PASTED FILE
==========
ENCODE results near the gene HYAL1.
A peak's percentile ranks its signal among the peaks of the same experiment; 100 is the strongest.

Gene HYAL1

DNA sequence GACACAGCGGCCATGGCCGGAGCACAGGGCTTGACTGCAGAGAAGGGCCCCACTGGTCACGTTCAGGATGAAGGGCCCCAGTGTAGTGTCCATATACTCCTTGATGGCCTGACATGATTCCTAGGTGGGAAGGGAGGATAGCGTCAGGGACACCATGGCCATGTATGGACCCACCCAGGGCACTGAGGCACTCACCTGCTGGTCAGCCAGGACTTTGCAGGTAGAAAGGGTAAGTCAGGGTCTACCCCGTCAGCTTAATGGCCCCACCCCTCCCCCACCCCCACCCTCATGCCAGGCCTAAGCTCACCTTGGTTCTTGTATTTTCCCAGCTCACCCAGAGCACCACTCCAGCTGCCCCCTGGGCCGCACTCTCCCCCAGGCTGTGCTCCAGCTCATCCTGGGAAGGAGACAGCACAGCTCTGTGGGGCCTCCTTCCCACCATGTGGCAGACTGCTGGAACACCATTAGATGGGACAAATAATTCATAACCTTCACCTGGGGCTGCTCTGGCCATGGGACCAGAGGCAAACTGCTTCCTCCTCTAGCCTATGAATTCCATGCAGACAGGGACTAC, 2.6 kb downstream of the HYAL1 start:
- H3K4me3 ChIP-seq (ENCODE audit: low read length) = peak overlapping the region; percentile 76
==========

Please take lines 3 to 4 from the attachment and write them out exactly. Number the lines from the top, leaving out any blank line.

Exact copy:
Gene HYAL1

DNA sequence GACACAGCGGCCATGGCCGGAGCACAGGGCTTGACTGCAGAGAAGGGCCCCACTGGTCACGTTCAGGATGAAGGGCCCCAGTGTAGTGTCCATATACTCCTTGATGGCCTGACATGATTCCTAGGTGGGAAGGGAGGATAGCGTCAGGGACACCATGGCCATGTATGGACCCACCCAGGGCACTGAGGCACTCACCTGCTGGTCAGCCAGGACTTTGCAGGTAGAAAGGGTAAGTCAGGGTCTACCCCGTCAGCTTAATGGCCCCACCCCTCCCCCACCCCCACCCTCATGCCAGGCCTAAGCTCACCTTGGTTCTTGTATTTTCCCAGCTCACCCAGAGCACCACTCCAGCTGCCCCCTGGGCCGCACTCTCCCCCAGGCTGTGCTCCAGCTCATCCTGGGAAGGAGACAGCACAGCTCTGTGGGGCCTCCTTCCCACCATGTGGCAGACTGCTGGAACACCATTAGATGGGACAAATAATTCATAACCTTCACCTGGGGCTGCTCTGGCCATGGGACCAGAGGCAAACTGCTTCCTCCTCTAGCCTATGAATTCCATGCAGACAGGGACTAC, 2.6 kb downstream of the HYAL1 start: